5 Things to Know about Job Analysis and Knowledge Transfer

Ken Mall ·

Are you prepared to answer the questions, “What are the current skill sets of our employees?” or “What specific training do our employees need?”

For those companies who are already having these discussions internally, it is an important topic that deserves a lot of attention. To meet long-term strategic objectives, many companies are concerned about concurrently increasing the skill level of their existing staff, while developing the skills and bench strength for their future needs.

Sales professionals know that it’s easier to develop a great relationship with a current customer than it is to create a relationship with a new customer. The same is true for organizational talent; it’s easier to develop from within than to reach outside their organization. Today most organizations have to do both; fortunately, the steps to develop current and new workers are the same. It is important to identify strengths and areas for improvement among your current employees and use that information to develop training for future employees.

Here are the 5 things you should know about Job Analysis and Knowledge Transfer:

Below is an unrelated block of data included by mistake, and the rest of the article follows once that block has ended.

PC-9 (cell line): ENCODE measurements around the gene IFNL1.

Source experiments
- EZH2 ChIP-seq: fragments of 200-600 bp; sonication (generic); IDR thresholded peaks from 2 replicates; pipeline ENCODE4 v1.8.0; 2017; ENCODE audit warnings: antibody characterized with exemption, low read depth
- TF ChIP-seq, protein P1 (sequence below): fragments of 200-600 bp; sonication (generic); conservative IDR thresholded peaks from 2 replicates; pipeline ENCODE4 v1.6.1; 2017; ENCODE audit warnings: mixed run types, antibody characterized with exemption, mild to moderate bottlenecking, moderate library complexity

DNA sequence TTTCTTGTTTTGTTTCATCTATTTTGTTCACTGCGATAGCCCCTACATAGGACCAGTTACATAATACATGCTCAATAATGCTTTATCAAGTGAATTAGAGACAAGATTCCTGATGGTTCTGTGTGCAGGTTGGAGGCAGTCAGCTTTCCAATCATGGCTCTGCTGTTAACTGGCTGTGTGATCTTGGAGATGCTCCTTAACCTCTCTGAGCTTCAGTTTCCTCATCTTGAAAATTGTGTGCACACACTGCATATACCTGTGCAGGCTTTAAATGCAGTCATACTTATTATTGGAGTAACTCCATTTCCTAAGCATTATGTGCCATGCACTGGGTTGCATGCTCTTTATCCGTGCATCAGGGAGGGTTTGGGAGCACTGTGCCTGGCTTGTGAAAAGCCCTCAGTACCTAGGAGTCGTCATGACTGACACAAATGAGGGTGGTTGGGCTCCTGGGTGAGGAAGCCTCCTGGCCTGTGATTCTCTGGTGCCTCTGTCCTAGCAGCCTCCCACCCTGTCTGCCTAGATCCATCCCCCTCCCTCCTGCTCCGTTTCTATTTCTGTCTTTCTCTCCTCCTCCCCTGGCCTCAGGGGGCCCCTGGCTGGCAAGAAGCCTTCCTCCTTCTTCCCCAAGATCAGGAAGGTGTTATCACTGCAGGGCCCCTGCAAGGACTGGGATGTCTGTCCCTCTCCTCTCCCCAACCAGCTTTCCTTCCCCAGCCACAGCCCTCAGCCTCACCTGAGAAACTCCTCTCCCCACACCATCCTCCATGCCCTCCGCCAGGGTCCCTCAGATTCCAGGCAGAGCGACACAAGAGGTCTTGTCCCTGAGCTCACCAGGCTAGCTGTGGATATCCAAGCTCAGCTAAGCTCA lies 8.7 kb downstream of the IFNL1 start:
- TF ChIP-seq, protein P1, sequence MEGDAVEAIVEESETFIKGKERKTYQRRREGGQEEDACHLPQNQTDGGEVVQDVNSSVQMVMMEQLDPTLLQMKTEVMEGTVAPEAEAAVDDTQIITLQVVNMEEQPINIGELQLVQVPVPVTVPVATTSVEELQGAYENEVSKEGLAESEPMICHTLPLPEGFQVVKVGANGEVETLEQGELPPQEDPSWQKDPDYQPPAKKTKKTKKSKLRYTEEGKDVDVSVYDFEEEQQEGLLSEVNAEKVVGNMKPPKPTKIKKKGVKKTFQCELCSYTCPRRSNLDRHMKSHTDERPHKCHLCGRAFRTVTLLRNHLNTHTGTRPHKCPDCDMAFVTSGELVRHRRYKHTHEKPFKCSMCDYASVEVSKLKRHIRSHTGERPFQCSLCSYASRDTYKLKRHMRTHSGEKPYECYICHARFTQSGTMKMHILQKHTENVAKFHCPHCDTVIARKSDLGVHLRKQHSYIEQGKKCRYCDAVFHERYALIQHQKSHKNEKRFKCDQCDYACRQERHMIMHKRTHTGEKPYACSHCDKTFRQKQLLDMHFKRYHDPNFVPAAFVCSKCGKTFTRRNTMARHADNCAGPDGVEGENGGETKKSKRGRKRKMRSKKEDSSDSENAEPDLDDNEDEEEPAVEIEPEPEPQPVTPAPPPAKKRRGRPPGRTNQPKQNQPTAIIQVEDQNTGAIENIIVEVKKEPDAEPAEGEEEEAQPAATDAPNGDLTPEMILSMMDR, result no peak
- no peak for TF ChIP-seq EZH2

1) Identify

Internal subject matter experts are the “go to” people who have been with the company for a long time and have full understanding of a job position. Picking the right subject matter experts is critical; they are your content experts and future mentors.

2) Analyze

Conducting a job task analysis helps to document the relevant responsibilities and tasks needed to successfully perform a job, and is also used to develop training for new hires, or identify training needs of current workers. The job task analysis becomes the foundation for all skill assessments and training.

3) Prioritize

Are there key tasks that only a few people in the organization are capable of performing? The job task analysis becomes the “score card” to identify critical tasks and prioritize knowledge transfer needs. Prioritizing the need will keep knowledge transfer initiatives focused.

4) Implement

What is your organization’s track record for implementing a program and following it through to completion? What has worked for you in the past? What hasn’t worked? Creating a solid implementation plan with clear measurables, and ensuring high level management commitment will help make your program successful.

5) Follow-up

Were your training priorities achieved? Did you measure results and were your outcomes realized? U.S. firms spent $156 billion on employee learning in 2011, according to the American Society for Training and Development. Research suggests that with little follow-up or meaningful assessments, 90% of new skills are lost within a year.

A well thought-out and implemented program will result in a culture of learning that will benefit both the employees and the organization.